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I'm honestly curious about this sudden surge in drag events for children, whether it's story time in libraries or dress-up events.

Are drag queens the new clowns? Is it a quick and easy way for institutions like libraries to appear diverse and woke in a very visible way? Why drag queens specifically?

Is it an attempt at an intentionally challenging image, to present the most visible and garish image of "queerness" alongside children?

I'm not a fan of drag. I think it's misogynistic but I also don't really care what gay men do in their own spaces.

What are your thoughts?

I'm honestly curious about this sudden surge in drag events for children, whether it's story time in libraries or dress-up events. Are drag queens the new clowns? Is it a quick and easy way for institutions like libraries to appear diverse and woke in a very visible way? Why drag queens specifically? Is it an attempt at an intentionally challenging image, to present the most visible and garish image of "queerness" alongside children? I'm not a fan of drag. I think it's misogynistic but I also don't really care what gay men do in their own spaces. What are your thoughts?

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I honestly think the people doing this are homophobes who are trying to virtue signal that they are gay allies. If their goal was really to help normalize homosexuality, they'd just bring in a normal gay man (or lesbian woman, gasp!). Just a regular gay person who talks about their life for a bit and then mentions that they're gay, introducing kids to the fact that there are lots of gay people around and they are just like anyone else regardless of who they're attracted to. Instead, when these "wokesters" think of a gay man, their first thought is "drag queen"? Some of these kids have never, as far as they know, met a gay person before, so it seems pretty toxic that what may be their first introduction to a gay man is seeing a man doing an adult entertainment act where he's caricaturizing a woman. Why would this be how you want children to see gay people? A boy questioning if he is gay might, after "drag queen story hour," be more hesitant now that he thinks being gay involves this level of performance or "queerness," rather than knowing that whichever sex(es) he ends up being attracted to has nothing to do with his personality.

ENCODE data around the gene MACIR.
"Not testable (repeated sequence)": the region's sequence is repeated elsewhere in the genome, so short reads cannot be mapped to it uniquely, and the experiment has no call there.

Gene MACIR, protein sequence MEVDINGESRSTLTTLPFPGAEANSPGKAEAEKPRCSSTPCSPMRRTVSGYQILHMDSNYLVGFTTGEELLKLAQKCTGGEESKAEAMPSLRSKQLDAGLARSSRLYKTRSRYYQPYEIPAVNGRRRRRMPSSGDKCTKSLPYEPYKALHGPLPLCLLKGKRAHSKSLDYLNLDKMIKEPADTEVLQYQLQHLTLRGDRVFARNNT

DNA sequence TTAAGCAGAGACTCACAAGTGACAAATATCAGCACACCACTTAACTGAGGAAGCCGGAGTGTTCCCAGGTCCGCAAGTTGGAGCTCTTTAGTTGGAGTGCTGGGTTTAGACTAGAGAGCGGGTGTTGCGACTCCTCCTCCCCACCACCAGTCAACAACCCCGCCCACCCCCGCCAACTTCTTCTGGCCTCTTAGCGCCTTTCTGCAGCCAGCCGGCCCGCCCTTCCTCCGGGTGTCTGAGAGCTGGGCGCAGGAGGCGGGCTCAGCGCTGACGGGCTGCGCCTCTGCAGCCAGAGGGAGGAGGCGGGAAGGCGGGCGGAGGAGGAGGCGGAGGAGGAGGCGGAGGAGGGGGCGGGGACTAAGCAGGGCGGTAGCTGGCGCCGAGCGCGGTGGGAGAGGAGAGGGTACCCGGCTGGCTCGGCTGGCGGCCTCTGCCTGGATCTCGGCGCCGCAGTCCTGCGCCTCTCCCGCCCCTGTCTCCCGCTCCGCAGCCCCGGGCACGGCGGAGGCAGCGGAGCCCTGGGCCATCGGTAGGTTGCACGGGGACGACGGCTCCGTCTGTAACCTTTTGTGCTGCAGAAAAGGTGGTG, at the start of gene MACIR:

This is a good point. If this is a child's first encounter with gay folks (or even the concept of homosexuality), its going to leave a VERY bizarre, bad impression on them. Instead of being taught that gay people are just like everyone else, they're being taught that all gay men are flamboyant clowns (and that lesbians apparently don't exist because being "queer" is ALL ABOUT MEN). Which will likely cause quite a bit of confusion for kids who grow up to be homosexual, but would rather stay in the closet because they want no part of "queer" clownery